(2163) Limicola falcinellus falcinellus.
THE BROAD-BILLED SANDPIPER.
Scolopax falcinellus Pontopp., Danske Atl.. i, p. 263 (1763) (Denmark). Tringa platyrhyncha. Blanf. & Oates, iv, p. 279 (part.).
Vernacular names. None recorded.
Description. - Breeding plumage. Lores blackish ; short supercilium white, streaked with blackish; upper parts velvety-black, feathers of crown with a few white edges ; hind-neck duller and more streaked with paler brown; mantle with dull pale rufous notches and bold white edges to each feather; the innermost secondaries with rufous edges; lower back brown, the feathers pale-edged ; upper tail-coverts blackish tipped rufous, the lateral feathers barred black and white; wing-coverts dark brown, edged paler; primary coverts and primaries black, the latter with white shafts and with the finest of white tips and edges, soon abraded ; outer secondaries paler brown with broader white margins; anterior ear-coverts dark brown; rest of sides of head and neck white or fulvous-white, streaked and spotted with dark brown; centre of chin immaculate; sides of chin, throat, flanks and breast whity-grey, spotted with black and sometimes tinged rufous; abdomen, axillaries and under tail-coverts white, the last streaked with brown or black.
Colours of soft parts. Iris dark brown; bill horny-black or brown, strongly tinged with olive-green ; legs and feet yellowish-grey with darker joints, toes dull olive-green or olive-plumbeous.
Measurements. Wing 101 to 110 mm.; tail 35 to 40 mm.; tarsus 21 to 23 mm.; culmen 27 to 36 mm.
In Winter. Upper parts brown, each feather fringed with greyish-white; wing-coverts with still broader fringes ; rupm and upper tail-coverts black with narrow edges of rufous, giving a barred appearance; under plumage white, the sides of the head and neck, the fore-neck and upper breast more or less streaked with dark brown.
Young birds are similar to the adult in breeding plumage but have the breast suffused with buff and the cheeks and sides o£ the head buff instead of white; the lesser coverts are blackish edged with rufous.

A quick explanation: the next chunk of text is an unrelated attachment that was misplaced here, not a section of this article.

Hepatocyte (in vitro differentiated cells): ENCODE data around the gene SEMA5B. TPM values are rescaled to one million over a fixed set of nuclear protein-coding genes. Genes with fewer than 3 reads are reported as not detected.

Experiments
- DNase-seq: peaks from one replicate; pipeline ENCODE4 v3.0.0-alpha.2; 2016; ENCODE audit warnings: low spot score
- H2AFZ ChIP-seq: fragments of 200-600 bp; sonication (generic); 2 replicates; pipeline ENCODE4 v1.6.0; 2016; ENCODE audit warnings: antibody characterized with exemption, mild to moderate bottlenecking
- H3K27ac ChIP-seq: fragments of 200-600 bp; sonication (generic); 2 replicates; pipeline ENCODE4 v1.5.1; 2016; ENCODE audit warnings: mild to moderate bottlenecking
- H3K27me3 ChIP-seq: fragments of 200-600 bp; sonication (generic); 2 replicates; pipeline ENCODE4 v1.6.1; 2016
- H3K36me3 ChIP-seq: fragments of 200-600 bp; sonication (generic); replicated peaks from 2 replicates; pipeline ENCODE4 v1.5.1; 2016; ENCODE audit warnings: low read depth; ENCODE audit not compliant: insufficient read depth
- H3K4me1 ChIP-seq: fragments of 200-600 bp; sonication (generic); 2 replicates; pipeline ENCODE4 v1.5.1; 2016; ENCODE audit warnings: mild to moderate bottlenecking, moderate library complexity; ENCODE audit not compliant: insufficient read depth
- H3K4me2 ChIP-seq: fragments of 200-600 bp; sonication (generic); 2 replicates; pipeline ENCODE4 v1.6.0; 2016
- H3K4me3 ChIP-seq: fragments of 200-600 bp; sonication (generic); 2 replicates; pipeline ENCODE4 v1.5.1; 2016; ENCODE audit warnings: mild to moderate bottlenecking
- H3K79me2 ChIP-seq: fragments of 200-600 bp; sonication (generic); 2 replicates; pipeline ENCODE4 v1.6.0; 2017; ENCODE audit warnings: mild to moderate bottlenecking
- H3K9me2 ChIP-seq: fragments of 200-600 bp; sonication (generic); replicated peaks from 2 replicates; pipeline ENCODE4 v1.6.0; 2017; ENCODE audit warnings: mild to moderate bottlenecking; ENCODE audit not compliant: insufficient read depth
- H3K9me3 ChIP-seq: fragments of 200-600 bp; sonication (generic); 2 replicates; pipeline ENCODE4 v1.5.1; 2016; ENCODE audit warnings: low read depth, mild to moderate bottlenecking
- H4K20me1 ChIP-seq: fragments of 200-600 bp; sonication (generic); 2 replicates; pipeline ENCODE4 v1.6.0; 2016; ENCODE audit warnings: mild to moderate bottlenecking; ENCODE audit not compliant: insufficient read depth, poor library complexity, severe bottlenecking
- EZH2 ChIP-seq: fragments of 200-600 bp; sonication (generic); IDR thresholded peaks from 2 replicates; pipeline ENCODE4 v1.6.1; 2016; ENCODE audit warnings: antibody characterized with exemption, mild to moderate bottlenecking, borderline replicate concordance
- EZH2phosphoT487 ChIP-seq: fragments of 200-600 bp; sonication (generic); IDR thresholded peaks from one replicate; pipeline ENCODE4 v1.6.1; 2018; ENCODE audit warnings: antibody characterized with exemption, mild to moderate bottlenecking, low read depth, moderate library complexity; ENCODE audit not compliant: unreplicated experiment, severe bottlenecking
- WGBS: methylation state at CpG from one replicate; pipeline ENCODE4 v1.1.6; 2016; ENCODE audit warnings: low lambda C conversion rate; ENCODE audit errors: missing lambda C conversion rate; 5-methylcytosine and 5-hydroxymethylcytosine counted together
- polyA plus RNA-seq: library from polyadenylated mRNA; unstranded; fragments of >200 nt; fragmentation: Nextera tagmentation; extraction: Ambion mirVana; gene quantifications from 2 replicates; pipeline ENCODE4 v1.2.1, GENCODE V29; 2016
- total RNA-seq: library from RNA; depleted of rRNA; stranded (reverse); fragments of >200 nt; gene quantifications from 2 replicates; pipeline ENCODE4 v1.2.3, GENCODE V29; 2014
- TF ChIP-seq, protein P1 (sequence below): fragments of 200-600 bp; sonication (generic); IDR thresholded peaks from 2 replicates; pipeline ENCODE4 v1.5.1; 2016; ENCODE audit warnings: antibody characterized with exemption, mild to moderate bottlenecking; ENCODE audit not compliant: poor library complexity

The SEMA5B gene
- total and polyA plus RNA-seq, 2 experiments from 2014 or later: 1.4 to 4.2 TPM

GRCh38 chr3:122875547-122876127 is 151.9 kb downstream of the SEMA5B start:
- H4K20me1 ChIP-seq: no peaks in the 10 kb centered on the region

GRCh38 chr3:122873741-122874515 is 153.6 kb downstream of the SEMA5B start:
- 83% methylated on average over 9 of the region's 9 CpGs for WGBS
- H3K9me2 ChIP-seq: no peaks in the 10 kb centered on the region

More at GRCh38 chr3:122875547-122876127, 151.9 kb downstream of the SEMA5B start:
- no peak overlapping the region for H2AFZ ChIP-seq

Nestlings. Upper parts rufous and black, speckled with white ; forehead white ; a broad median coronal streak black and another black line from lores to eye; sides of head and moustachial streak rufous ; lower parts white suffused with buff on the breast.
Distribution. From Scandinavia to West Siberia. In Winter South to the Mediterranean countries, Red Sea, Pamirs and India. In the latter country it is found only in Sind and on the Mekran coast.
Nidification. The Broad-billed Sandpiper breeds during early and middle June in its Southern range and up to the middle of July in the more Northern. It may be found at practically sea-level and again up to 4,000 feet wherever there is sufficient swampy ground, making its nest in some dry, slightly-raised patch, well concealed in a tuft of grass or other herbage. The hollow selected is well lined with dry bents, leaves or the two mixed. The eggs are a pale stone, yellow-grey or buff in groundcolour, but in most eggs this is almost or quite covered with innumerable tiny specks of deep brick-red. In a few eggs the markings are bolder and sparser and in these they are nearly always more numerous at the larger end, where they form a cap. One hundred eggs average 32.0 x 22.8 mm.: maxima 35.2 x 23.2 and 31.8 x 24.8 mm.; minima 28.7 X 22.7 and 32.5 x 21.0 mm.
Habits. This Stint is essentially a bird of the sea-shore and the mouths of big rivers and creeks and is seldom found inland. It prefers mud or mud and sand mixed rather than pure clean sand and feeds much on surface-matter, seldom probing into the mud for its food like so many Waders. They feed on all kinds of insects, small shell-fish, worms and seeds of various kinds. It is a sociable little bird, generally found in flocks, whilst single birds and pairs associate with other Waders. Ticehurst noticed that a pair of non-breeding birds remained all the year round in Sind.